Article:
1. For the top end, we selected LS7 Pro Elite heads from RHS. These 355-T6 aluminum units come fully assembled with lightweight Manley valves.
4. Note the rounded mounting surface for the valve stem lock. While I haven’t seen it specified, it makes sense that the radius avoids creating a stress riser better than a square-edged cut would.
2. The RHS heads are also CNC-ported. There’s still a lot to be said for the line-of-sight approach to flow, and there’s clearly plenty of that here.
7. Since removing the valves damages the seals, new ones were installed when the valves were put back in. The numbers denote the spring heights with the valves installed.
5. Here’s the mating surface of the valve after lapping. The frosted grey area is the area that’s been lapped.
3. The first step in our head work was to disassemble the heads and “lap” the valves into their seats in the combustion chamber. The heads were then surfaced, to ensure a true surface where they mate to the block.
8. A pneumatic tool is used to compress the valve stems and slip the retainers into place.
11. Unlike factory LS heads, the RHS units feature a six-bolt configuration. Mated to an RHS (or LSX) block with the anchor points for those extra bolts, this arrangement offers significantly increased clamping force, a plus on boosted engines.
6. Good springs are crucial, especially at high rpm. The dual-spring feature is added insurance: If one of the two breaks, there’s still another to keep the valve from dropping.
14. With the cam in place, we dropped in the Comp hydraulic roller lifters and installed a factory lifter tray to keep them in place. The lifters had previously been soaked in solvent to prepare them for installation.
12. Comp Cams provided the cam, which features 0.605-/0.615-inch lift, 238-/248-degrees duration, and a 112-degree LSA. After being lubed, it was slipped carefully into its bearings in the block.
9. After machining, the heads were cc’d to check the size of the combustion chamber. In our case, we wanted to stick with the factory 10.7:1 ratio.
16. In addition to providing more stability than traditional stud-mounted units, the aluminum Comp shaft rockers come drilled with oiling holes to keep everything lubricated.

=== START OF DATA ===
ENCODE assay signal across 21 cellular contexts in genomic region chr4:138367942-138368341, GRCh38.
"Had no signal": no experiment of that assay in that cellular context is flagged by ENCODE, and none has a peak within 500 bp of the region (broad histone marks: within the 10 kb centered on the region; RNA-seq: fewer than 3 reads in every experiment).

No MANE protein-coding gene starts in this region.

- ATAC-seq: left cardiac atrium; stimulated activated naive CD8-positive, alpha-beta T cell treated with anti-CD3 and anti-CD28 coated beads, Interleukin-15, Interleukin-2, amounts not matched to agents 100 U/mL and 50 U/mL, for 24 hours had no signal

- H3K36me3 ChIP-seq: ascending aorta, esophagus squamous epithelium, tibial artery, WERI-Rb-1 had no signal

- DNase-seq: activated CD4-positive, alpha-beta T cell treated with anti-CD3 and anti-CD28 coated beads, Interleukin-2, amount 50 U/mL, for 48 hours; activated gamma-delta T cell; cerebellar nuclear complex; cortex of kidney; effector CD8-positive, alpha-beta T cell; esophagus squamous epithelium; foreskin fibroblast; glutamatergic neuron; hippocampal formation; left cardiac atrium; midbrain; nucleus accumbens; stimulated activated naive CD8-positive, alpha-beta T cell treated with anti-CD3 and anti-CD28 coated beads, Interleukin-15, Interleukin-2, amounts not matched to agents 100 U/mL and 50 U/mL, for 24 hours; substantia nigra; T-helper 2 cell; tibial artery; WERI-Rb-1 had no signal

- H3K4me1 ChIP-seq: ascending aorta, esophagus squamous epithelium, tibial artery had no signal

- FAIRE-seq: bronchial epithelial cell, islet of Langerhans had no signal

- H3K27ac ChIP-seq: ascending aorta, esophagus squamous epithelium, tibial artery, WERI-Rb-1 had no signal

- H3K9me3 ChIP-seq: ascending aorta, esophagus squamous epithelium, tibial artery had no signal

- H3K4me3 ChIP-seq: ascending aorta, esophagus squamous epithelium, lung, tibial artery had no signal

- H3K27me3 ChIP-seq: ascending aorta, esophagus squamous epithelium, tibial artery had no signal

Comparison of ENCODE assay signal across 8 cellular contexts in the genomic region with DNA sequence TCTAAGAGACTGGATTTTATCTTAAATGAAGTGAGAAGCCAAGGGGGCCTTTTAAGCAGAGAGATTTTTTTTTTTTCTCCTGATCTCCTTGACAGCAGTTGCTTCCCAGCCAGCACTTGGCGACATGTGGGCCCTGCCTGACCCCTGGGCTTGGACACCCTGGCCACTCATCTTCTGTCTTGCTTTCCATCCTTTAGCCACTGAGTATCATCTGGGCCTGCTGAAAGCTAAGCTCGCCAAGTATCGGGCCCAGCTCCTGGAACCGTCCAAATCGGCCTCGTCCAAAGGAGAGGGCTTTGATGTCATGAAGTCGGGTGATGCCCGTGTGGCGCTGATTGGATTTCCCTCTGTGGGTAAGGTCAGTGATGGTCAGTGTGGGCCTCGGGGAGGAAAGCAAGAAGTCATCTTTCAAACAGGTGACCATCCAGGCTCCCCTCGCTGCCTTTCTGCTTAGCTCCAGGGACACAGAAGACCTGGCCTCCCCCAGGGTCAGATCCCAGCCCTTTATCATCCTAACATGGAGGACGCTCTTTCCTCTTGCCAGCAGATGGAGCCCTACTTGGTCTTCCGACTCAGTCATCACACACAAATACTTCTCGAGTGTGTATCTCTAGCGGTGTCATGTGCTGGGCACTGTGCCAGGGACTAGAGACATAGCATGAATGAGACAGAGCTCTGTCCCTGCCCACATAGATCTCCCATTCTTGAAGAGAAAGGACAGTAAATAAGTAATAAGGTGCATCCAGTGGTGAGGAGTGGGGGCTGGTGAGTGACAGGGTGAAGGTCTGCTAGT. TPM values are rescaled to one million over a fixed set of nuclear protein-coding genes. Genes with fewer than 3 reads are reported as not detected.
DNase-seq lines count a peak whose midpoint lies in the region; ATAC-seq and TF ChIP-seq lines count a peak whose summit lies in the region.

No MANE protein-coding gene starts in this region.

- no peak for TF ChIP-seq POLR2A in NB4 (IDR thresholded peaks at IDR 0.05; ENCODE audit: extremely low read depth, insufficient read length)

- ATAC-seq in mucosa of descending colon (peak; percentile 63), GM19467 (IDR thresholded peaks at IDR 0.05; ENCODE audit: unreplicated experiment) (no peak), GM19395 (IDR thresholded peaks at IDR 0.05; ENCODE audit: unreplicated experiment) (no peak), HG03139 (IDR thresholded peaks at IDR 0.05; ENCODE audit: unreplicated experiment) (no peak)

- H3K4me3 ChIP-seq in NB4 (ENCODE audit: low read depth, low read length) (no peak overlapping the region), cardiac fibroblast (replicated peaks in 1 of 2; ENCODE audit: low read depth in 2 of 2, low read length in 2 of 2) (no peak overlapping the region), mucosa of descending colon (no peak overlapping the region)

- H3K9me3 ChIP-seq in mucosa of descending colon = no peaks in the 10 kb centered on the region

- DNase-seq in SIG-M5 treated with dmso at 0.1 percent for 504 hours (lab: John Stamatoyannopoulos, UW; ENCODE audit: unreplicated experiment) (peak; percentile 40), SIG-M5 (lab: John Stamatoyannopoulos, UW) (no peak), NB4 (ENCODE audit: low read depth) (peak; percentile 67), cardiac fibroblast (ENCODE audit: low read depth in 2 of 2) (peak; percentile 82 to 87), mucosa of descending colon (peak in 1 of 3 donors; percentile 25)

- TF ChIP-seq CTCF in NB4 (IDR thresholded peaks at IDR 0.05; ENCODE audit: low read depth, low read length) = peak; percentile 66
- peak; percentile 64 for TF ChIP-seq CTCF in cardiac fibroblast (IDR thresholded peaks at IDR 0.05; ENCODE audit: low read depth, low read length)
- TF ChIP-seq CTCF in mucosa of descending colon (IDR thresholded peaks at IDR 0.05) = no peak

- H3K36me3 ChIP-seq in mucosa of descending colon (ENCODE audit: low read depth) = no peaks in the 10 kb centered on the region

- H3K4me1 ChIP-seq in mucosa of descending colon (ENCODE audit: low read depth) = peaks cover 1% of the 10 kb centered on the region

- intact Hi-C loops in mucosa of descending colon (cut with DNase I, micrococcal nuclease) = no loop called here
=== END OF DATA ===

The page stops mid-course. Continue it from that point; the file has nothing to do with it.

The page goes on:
15. The next order of business was to install the base for our Comp 1.8-ratio shaft-mounted roller rockers. Part of the installation process was measuring for the optimum mounting height, then shimming the base.
13. After the Comp Cams timing set was installed, it was adjusted to degree in the cam. The cam gear on the Comp set uses a screw on an eccentric to give some adjustment without having to disassemble everything.
19. We paired the LSXR with one of FAST’s beautifully machined 102mm Big Mouth throttle bodies. It’s every bit as big as it looks it the picture.
10. After putting a multilayer steel head gasket in place, the heads slipped onto their ARP studs. The fasteners were then torqued down, followed by the top cover.
17. Once the bases were shimmed and torqued in place, we could install the pushrods and bolt down the rocker shafts.
23. To install the assembled rails, we aligned the tops of the injectors with their respective holes in the underside of each rail, then pushed the rails down, essentially “plugging in” the injectors. After that, we indexed the fuel-rail mounting brackets with their holes in the intake, screwed them down, and put the crossover in place.
20. While the factory Corvette throttle body uses drive-by-wire actuation, the FAST unit is cable-operated. That means you’ll need to add a cable to your pedal assembly and, more than likely, change out your engine computer.
21. With their O-rings lubricated, the eight FAST injectors slipped easily into place in the intake. Thanks to a healthy flow rating of 65-lb/hr, they should provide plenty of fuel to feed our big-inch stroker.
18. FAST’s LSXR intake is made of lightweight polymer. The LS7 version we used features raised ports, removable runners, and a 102mm throttle-body opening.
24. The height of our valvetrain kept us from using stock valve covers, so we used this set of cast-aluminum covers instead. They came in a black-crinkle finish, with oil-control baffles already installed.
22. Along with the injectors, FAST supplied a set of red-anodized fuel rails and an -8 AN fuel crossover. We used an aluminum AN wrench to ensure we didn’t scratch up the anodized fittings.
25. Here’s a shot of one of the covers as installed. As you can see, they come with mounting studs that retain the factory centerbolt mounting arrangement.
26. Done. Our LS3 stroker is now officially together, and ready to hit the dyno.